Now that the world is beginning to treat cannabis as a medicine, it’s necessary to think about dosage. Despite the fact that cannabis has been legalized for therapeutic use in Canada, the USA, Australia, and many other parts of the world, there is still no international standard for cannabis dosage.
This could be the case for a number of reasons. Firstly, science has yet to identify a fatally toxic dose of cannabis. With that in mind, there’s no single dose a person could take that would dramatically affect their health or wellbeing. This could be one reason.
Another plausible explanation for the lack of a standard dose guide is that at the time cannabis was legalized, there were still a lot of gaps in the understanding of optimal dosing. In a professional sense, those gaps still exist, with many cannabis patients finding the right dose through trial and error.
With all of that in mind, remember that this is a guide for cannabis dosing. Many factors will contribute to what you finally choose as your optimum dose, and as your condition progresses or improves, your optimal dose might change.
This is a comprehensive guide on dosing for edibles, tinctures, oils, and topical treatments. We’ll briefly cover smoking and vaporizing, as these are still legitimate forms of medicinal cannabis consumption. However, dosage is less of an issue with these forms of cannabis consumption.
Factors that affect how much you need to take.
There are a few different factors that will affect how large of a cannabis dose you need to take. Remember, these are factors to consider, rather than hard and fast rules.
As you might imagine is the case with a lot of medications, body weight plays an important factor. Typically, for smaller people, smaller doses are required, and the opposite applies to bigger people.
Metabolism is another factor that contributes to how strong a drug affects a person. Naturally, the longer a drug takes to pass through metabolic processes, the longer it takes to have an effect. It might also have a less pronounced effect as the “therapeutic dose” never quite arrives in a single moment. Therefore, those with slower metabolisms should consider this when starting their dosing regimen.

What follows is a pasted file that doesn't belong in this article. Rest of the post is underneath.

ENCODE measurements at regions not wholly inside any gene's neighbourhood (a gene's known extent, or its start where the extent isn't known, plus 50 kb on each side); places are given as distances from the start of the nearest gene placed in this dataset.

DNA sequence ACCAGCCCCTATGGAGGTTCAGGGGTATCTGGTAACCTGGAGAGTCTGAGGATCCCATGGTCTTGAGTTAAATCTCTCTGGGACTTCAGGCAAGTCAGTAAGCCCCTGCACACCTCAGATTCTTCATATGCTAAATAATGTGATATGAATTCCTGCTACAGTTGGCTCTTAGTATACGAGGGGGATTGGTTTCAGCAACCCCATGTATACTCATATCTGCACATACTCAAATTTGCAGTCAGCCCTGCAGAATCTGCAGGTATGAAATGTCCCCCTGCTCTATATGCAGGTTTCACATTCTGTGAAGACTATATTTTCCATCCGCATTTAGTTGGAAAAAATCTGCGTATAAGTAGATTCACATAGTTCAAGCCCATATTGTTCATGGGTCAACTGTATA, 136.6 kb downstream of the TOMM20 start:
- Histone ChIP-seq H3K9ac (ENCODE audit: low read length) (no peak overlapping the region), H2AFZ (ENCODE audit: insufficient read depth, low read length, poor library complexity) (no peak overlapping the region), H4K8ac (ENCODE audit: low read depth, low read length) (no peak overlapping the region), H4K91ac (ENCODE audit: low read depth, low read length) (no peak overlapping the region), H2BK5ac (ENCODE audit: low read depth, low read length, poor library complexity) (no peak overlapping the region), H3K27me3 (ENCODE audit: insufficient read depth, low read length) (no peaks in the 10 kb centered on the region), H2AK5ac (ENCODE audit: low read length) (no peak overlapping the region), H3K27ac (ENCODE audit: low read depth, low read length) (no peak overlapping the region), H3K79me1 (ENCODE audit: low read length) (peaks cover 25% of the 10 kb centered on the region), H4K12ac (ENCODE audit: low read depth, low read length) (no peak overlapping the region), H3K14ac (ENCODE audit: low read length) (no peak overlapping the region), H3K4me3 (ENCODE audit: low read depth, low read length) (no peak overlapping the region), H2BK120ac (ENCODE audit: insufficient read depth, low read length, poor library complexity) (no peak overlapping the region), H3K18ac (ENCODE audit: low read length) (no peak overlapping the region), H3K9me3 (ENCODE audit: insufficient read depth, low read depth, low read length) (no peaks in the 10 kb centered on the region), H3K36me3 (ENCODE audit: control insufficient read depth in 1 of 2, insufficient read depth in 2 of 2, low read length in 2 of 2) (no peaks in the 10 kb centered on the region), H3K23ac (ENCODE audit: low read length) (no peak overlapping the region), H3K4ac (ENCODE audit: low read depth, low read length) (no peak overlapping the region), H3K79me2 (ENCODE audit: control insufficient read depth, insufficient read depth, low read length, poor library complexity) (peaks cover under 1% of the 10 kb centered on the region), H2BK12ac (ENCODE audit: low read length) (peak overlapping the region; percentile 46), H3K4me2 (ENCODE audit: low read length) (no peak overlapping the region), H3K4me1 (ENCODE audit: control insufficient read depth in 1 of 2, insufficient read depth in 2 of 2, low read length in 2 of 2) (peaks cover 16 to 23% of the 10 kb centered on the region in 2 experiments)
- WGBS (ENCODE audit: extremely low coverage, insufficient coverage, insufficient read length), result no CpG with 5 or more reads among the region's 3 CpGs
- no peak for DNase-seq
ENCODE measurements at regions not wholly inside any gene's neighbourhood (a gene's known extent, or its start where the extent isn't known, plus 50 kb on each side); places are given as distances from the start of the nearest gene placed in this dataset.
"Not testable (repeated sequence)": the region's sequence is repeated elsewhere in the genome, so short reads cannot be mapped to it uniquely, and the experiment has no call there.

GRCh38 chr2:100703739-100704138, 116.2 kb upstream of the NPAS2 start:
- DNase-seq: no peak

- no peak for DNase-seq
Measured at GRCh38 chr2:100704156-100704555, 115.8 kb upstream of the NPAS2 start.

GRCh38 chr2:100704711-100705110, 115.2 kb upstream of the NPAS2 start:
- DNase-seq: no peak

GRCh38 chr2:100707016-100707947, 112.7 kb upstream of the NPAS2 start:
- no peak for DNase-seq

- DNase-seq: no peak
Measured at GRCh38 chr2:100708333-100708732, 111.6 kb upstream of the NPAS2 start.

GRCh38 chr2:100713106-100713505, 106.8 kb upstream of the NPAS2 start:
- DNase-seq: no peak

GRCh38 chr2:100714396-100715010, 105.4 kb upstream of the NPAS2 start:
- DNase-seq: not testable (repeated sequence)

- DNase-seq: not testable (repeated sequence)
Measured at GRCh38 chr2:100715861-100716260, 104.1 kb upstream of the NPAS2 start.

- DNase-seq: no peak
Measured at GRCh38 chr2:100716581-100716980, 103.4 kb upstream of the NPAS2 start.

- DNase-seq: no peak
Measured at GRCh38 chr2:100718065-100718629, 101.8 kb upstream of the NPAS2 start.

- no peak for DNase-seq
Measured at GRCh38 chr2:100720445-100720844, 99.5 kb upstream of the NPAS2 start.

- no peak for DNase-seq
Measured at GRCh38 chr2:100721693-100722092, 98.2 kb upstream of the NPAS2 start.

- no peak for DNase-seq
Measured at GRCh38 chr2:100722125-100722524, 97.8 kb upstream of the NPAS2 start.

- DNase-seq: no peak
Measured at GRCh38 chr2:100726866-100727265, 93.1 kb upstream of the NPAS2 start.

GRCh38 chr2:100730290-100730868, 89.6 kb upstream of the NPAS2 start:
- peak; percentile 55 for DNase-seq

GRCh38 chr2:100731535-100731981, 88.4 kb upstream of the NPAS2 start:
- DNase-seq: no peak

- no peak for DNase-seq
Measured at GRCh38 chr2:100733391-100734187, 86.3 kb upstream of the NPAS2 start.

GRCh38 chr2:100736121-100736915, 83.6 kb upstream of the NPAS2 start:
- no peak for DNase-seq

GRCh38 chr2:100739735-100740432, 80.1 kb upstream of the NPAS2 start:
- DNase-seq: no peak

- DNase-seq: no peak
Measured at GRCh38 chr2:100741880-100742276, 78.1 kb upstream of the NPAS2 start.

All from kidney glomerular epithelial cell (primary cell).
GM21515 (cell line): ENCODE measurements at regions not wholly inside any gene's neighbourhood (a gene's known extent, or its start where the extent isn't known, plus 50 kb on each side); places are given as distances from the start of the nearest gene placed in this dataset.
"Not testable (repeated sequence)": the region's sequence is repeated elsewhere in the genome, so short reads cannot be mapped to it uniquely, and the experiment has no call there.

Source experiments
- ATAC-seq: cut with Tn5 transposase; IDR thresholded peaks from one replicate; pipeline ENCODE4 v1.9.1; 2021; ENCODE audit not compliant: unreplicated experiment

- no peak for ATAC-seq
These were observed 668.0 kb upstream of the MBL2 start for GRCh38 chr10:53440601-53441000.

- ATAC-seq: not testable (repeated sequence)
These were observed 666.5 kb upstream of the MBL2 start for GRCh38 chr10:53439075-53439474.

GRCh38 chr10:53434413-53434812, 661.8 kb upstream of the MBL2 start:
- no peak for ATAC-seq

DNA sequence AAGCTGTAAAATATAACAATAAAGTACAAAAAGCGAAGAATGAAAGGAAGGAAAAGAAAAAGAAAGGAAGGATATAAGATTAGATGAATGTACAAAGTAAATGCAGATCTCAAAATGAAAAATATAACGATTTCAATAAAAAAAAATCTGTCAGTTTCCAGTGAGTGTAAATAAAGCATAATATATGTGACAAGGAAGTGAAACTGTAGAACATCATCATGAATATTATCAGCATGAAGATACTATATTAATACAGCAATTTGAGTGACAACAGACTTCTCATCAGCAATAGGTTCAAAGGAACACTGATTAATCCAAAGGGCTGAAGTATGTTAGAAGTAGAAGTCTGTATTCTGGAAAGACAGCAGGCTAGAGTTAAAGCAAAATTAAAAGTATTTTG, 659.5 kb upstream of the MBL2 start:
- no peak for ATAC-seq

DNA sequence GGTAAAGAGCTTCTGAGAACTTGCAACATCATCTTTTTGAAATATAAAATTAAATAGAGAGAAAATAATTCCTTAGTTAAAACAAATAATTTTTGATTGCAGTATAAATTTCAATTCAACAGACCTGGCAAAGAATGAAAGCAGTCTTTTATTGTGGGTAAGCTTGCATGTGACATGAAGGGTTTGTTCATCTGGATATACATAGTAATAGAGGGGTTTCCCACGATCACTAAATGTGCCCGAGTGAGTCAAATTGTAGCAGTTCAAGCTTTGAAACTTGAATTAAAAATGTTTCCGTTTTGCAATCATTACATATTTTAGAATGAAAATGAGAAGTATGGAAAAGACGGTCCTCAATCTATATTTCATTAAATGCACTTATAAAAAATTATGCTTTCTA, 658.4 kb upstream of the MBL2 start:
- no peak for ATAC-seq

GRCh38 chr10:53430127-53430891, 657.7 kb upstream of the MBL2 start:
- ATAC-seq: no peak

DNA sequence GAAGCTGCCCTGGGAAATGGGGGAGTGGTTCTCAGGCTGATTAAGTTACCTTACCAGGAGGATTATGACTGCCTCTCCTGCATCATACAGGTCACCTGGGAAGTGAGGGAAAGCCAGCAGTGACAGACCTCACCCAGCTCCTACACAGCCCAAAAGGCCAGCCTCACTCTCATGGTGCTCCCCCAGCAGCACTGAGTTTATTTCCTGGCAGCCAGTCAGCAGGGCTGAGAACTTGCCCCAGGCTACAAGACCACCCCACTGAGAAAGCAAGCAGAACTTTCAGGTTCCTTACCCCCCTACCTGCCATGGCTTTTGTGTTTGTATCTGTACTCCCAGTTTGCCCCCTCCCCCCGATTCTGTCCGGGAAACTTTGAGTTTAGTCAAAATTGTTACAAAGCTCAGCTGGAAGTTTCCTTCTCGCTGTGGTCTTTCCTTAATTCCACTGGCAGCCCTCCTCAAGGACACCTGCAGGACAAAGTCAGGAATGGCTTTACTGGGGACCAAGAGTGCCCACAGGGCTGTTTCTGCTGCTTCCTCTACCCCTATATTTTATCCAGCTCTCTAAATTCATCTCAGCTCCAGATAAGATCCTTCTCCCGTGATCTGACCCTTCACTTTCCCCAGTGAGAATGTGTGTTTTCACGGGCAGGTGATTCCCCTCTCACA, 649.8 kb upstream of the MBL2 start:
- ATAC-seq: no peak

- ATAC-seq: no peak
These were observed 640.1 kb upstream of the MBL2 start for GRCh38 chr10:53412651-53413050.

Smoking and vaporizing.
A strict dosing regimen is nearly impossible to achieve with smoking or vaporizing. There’s no real way of knowing the exact cannabinoid concentration in any given herbal sample. Then, there’s no real knowing how much of those cannabinoids were lost during combustion.
Vape juices typically advertise the cannabinoid concentration on the bottle. But again, the amount of cannabinoids that actually arrive in your body is purely an estimation.
That doesn’t mean that smoking and vaporizing can’t be used therapeutically. However, they shouldn’t be used in circumstances where the individual requires a strict dosing regimen. It can be used, however, in acute situations (such as anxiety attacks) where immediate relief is required.
Dose can simply be controlled by abstaining from further use once the effects are where you want them to be. In short — stop smoking when you’ve had enough.
Dosage guide for THC edibles.
Edibles are the least bioavailable way to consume cannabinoids. Bioavailability refers to the amount of cannabinoids that actually arrive at target tissues. Because edible cannabis must pass through digestive processes such as stomach acid and liver digestion, some of it is simply lost.
At the same time, edibles produce effects much more long-lasting than other forms of cannabis consumption. It’s also very easy to accidentally take too much.
When you are using this guide, remember factors such as weight and metabolism. This dosage guide for edibles is for the average person. If you consider yourself heavier or having a slower metabolism than the average person, you may need a higher dose than what’s outlined here.
If you believe you should be using more than 50mg THC per dose, we highly recommend that you do so under the guidance of a cannabis doctor. This isn’t because cannabis is unsafe at higher doses. However, if your medical condition necessitates higher doses, it is best done so under the guidance of a medical professional.